Like many software engineers, I’m very excited about how LLMs are transforming knowledge work. Just a year after the first release of ChatGPT, an AI assistant is now a core part of my daily workflow.
Generative AI has been particularly buzzy in the data space. The idea that you can ask a question about your business in natural language and get a correct, rich, insightful answer is the holy grail of data science, and it’s starting to feel like it might actually be within reach.
Our core mission at Hashboard is to make data accessible and useful for everyone, no matter your background. So like many data startups, we couldn’t resist building an LLM integration into our product.
The architecture of our first AI feature, called the “AI Assistant”, was relatively simple. We’ve already built a yml-based API for configuring charts and dashboards in Hashboard. So the idea was to describe this API in the prompt of an LLM model, share context about the data that the user is currently exploring (the available columns, filters, etc) and then append a user’s prompt. We’d ask the LLM to generate a chart that answers the user’s question.
We had an initial prototype working in just a few days. (It’s mindblowing how quickly these kinds of features can be built!) And our early demos were magical: we could pull up our favorite sample dataset, NYC 311 complaint calls, and ask natural language questions like “How much did noise complaints increase in NYC after the Covid lockdown?”
After a few rounds of polish and QA, we were ready for some real user feedback, so we turned it on for some customers.
Although results from our internal testing were impressive, the real-world results were not quite there. Most users tried the feature out a few times and then never came back.
What happened? Reviewing the data, we found there were four different failure modes happening:
Mistaken identity: Many users expected the AI to behave like a general-purpose assistant, seeking advice on how to use the product instead of looking for answers directly. Questions like “How do I replace 'null' with '0' in this table?” weren’t uncommon. But the feature only generated charts, so users didn’t get the answers they expected.
Overestimating capabilities: Some users asked the assistant to build charts that aren’t actually possible to build in Hashboard, like "Can you color the bars with polka dots?”
Using the wrong data: Our customers usually have many different datasets modeled in Hashboard, and asking users to choose the right dataset before asking a question was a big barrier to overcome. You’re never going to get a good answer about marketing channels if you’re exploring a logistics dataset that doesn’t have any marketing data to begin with.
Inaccurate data filtering: Filtering a dataset is particularly challenging when you don’t have context on the data scheme being used upstream. A classic example: if your dataset encodes location with a zip code, asking "How many widgets did we sell in our Northeast region" will need additional context to work correctly.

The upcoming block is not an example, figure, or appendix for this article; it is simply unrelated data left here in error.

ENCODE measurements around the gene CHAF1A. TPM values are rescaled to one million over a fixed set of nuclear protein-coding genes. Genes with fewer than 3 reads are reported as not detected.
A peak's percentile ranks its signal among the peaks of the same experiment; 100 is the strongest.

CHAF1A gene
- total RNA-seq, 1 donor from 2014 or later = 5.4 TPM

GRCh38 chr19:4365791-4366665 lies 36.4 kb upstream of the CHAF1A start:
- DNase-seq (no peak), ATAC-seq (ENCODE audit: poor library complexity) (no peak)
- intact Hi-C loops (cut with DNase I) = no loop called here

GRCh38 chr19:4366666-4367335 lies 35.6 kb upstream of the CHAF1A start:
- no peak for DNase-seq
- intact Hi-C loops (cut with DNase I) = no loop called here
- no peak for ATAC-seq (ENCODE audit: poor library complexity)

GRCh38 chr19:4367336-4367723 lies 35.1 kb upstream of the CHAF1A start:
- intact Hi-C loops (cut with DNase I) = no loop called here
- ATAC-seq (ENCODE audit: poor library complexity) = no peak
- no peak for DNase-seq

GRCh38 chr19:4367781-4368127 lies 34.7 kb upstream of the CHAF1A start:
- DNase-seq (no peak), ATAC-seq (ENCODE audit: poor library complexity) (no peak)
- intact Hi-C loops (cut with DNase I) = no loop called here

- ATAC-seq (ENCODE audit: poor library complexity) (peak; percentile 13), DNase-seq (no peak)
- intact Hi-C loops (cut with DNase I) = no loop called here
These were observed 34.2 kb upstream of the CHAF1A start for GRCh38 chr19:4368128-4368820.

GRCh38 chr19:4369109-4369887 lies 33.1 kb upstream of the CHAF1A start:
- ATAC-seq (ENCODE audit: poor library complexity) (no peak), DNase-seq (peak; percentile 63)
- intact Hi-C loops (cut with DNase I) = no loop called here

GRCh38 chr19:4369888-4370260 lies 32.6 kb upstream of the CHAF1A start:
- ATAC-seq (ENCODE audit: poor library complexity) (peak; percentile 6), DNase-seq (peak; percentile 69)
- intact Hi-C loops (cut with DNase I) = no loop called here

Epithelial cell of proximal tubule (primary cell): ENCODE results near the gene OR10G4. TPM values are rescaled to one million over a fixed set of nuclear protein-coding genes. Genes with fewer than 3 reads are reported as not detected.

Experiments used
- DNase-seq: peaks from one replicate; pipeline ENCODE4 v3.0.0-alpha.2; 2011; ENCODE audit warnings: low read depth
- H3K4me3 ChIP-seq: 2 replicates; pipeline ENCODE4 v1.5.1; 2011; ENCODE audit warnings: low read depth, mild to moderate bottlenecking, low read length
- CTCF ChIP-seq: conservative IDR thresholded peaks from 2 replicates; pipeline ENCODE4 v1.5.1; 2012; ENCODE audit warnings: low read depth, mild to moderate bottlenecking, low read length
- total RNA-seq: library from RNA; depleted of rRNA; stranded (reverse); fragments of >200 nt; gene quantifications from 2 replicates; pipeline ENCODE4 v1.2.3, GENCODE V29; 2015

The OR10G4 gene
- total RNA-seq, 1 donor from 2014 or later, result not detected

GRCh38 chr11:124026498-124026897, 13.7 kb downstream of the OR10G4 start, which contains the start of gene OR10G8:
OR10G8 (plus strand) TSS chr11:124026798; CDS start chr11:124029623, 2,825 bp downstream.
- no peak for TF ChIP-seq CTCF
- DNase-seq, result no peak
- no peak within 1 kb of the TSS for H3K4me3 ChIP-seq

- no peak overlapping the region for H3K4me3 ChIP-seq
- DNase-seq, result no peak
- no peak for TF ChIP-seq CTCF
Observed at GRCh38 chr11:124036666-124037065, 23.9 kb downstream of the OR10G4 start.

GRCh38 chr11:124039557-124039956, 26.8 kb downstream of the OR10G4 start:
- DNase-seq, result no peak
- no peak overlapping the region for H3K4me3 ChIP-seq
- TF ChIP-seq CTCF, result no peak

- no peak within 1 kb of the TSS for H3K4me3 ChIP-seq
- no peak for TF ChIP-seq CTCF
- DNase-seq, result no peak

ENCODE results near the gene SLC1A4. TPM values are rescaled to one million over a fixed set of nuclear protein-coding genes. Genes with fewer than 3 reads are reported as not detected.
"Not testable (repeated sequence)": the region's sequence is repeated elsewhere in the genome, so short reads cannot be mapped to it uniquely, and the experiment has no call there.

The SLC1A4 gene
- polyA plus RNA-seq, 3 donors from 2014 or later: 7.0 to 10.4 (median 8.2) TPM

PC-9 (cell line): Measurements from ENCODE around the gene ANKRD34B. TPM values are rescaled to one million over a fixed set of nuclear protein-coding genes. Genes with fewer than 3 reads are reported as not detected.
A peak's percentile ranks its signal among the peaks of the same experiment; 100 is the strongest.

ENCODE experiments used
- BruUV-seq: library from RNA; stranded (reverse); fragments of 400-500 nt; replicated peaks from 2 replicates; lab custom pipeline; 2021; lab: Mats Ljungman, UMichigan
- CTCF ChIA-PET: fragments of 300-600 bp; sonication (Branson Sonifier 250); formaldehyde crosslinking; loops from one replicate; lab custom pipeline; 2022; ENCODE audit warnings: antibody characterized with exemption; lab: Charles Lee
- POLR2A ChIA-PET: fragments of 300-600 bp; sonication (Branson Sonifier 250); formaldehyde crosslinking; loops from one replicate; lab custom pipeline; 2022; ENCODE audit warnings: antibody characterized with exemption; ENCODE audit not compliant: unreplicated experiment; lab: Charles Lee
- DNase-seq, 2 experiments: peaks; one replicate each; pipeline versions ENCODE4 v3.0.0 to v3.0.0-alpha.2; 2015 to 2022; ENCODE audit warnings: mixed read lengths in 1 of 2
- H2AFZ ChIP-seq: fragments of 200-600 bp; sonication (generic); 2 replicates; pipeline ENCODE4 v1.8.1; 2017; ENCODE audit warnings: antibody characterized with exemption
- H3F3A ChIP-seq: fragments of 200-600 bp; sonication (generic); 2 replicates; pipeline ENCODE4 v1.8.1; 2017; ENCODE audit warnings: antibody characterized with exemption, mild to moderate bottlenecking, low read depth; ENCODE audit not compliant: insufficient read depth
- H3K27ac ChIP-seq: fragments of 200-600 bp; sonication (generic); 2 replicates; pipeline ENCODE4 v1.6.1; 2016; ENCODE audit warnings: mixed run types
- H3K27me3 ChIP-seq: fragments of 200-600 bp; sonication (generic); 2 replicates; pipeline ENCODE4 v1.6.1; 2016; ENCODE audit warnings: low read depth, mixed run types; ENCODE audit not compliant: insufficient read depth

Overall, this was a problem about constraints. The AI had particular constraints about what it could and could not do, and those constraints did not line up with what users expected.
From our AI beta, we’ve learned a few general principles about these kinds of features.
AI capabilities need clarity: If you’re crafting an AI feature to "use the app for you," it's vital to set clear boundaries. Users often overestimate AI's capacities, leading to frustration.
Tech-savvy users prefer precision: Using natural language to ask questions about data sounds appealing, but when data practitioners have an actual question to answer, they’re (for now) still reaching for high-precision, traditional workflows – as long as they’re efficient and easy to use.
Data selection is key: Features that demand users to pre-select data will not work well. The real challenge lies in identifying the right dataset, columns, and filters.
Users actually just want product help: The most common naturally-emerging use case for a conversational UI was asking for help using the app. To do this well, your product needs good documentation to feed into the model or prompt. This is useful even without AI!
It’s clear from this why LLMs for coding have taken off much quicker than for data analysis. Writing a function is a fairly constrained activity: a good function has well-defined inputs and outputs, and can be easily tested and validated, even if the implementation is complicated. But data exploration is a much more open-ended activity. The AI often will not have enough context to just jump straight to an answer. Until this bridge is gapped, the value will come from helping users use their tools more effectively, not replacing them entirely.
The takeaway: in the short term, data analysts and engineers are going to benefit a lot from well-scoped LLM-powered features like text-to-SQL. But although they are fun to play with and can create some flashy demos, AI features aimed at making data science more accessible to non-experts still have a long way to go before they can truly make a big impact.
We’re still iterating on AI features in Hashboard with these lessons in mind. We’re working on adding more natural language capabilities to our recently launched Data Search feature, which has a more precise interface and works across all the datasets in your project. And most importantly, we’ll continue listening to our users and iterating. AI features are only worth building if they actually get used!